Yet, although the wealthiest and most powerful Vikings trail drama and beauty down through the archaeological record, the author never forgets the grim side of all that gloriousness. Price’s pages totting up the many human hours that must have gone into the production of seafaring Vikings’ sails and clothing—pages that show how improbable it was that any Viking should ever have sailed anywhere, let alone gotten as far as they did—end where they should: where the labor was done. Enslaved women labored on sails in windowless weaving huts, and “the conditions within the sheds would have been horrendous,” Price writes. Imagine bending over cloth all day in the dim, thinking of lost home and family, Price’s prose asks us; imagine your body suffering, along with your mind: “All day, tiny floating particles of wool would gradually accumulate around the work, drawn into the lungs with every breath. By evening, the air inside the huts was probably opaque and filled with the sound of coughing.”
“Behind every Viking raid, usually visualized today as an arrow or place-name on a map, was the appalling trauma visited upon all people at the moment of enslavement, the disbelieving experience of passing from people to property in seconds,” Price writes. A text by Ahmad ibn Fadlan, a traveler from Baghdad who encountered Scandinavians on the Volga River in 922, describes the rape of enslaved women as integral to the “everyday routine” of the Vikings. “Even at the point of sale,” Price writes, “a woman was sometimes raped one last time in the presence of her purchaser.” Ahman ibn Fadlan’s text, he adds, “should be compulsory reading for anyone tempted to glorify ‘heroic’ Viking warriors.”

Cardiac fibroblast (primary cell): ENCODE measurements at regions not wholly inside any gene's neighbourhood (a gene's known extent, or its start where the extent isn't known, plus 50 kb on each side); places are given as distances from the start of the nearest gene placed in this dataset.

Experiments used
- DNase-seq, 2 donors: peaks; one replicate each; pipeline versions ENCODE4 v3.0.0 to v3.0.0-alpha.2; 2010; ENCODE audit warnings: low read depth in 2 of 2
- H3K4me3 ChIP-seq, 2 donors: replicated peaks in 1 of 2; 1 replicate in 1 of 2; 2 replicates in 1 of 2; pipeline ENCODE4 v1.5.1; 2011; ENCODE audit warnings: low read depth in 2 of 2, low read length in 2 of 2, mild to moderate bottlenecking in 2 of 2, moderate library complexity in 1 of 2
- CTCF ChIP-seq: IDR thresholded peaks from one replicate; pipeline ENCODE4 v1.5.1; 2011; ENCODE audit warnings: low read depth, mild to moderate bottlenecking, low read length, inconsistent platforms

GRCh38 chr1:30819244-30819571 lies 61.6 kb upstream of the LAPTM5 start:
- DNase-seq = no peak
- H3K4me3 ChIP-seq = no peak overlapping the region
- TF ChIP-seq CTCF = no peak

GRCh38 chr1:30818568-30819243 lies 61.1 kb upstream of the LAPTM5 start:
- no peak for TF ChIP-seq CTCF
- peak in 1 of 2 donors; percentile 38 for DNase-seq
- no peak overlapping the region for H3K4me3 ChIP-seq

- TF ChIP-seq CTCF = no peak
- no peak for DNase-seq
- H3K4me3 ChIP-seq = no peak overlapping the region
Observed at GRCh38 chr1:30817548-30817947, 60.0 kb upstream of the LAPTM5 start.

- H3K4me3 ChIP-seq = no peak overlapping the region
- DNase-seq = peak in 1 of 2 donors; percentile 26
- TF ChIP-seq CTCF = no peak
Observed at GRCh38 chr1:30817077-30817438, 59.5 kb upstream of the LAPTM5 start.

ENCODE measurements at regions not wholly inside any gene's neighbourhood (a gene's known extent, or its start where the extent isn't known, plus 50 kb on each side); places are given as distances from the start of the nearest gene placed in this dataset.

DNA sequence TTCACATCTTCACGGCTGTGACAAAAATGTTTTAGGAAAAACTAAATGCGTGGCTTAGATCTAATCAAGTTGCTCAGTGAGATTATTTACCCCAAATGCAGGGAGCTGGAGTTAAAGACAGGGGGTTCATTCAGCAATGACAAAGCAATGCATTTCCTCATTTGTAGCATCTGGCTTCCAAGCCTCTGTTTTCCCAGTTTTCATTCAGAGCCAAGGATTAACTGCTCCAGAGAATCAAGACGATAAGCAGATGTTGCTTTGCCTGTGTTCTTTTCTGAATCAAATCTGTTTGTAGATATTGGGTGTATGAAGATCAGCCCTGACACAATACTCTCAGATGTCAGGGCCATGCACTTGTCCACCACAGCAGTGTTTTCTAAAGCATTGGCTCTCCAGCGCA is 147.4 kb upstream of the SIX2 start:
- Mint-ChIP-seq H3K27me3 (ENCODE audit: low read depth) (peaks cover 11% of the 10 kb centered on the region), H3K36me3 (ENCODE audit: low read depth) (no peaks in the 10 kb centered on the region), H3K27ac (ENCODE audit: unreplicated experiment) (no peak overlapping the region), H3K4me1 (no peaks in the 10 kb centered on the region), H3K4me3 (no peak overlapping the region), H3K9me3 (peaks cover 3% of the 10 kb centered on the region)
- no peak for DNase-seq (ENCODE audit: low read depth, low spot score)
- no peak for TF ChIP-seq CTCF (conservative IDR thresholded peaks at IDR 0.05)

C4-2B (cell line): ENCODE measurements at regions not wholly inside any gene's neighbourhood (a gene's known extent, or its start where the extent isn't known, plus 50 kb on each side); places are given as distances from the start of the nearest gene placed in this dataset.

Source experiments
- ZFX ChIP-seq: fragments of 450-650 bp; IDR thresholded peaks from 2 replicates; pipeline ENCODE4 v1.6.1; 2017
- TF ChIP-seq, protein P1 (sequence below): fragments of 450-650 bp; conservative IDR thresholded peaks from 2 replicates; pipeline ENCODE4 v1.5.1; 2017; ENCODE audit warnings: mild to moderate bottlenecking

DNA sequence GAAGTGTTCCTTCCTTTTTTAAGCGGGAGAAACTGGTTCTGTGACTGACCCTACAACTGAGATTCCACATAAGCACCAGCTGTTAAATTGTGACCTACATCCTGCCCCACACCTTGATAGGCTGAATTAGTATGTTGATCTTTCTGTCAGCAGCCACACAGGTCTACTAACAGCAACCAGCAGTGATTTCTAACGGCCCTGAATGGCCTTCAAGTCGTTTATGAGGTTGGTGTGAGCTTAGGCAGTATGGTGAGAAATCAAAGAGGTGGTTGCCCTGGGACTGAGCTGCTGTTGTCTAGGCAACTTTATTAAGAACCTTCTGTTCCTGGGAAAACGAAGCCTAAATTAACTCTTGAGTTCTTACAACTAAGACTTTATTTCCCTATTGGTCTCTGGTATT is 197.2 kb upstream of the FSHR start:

The Children of Ash and Elm
By Neil Price. Basic Books.
It’s a testament to Price’s efforts to thread discussion of slavery, violence, and oppression throughout the book that I don’t even really need the summing-up paragraphs he places at the beginning and the end, directly addressing whether we should “appreciate” or “like” the Vikings—whether, in short, we should allow ourselves to admire them. But this question, Price says in opening the book, needs to be considered, because “over the centuries, a great many people have eagerly pressed the Vikings into (im)moral service, and others continue to do so … any meaningful twenty-first-century engagement with the Vikings must acknowledge the often deeply problematic ways in which their memory is activated in the present.” The very concept of a “pure Nordic” bloodline, he points out, would have “baffled” the historical Vikings, engaged as they were in relentless and curious expansion. But as Price’s own details make clear, just because the Vikings were tolerant of many types of difference doesn’t mean they were kind to the powerless.
Price was one of the lead authors on the research team that confirmed by genomic analysis in 2017 that a warrior buried with utmost honors—sitting up, surrounded by weapons and horses—first unearthed in Birka, Sweden, in 1878, was female. “In a sense it does not really matter whether the person in the Birka grave was a female-bodied warrior woman or not,” Price writes. “This person may equally have been transgender, in our terms, or non-binary, or gender fluid. There are other possibilities, too, but the point is that they must all be recognized as possible Viking-Age identities while—crucially—not assuming that this must be the case.” (The italics are Price’s.) To convey such a deep sense of scholarly indeterminacy, all while dazzling the reader with cinematic detail—this is, truly, a feat.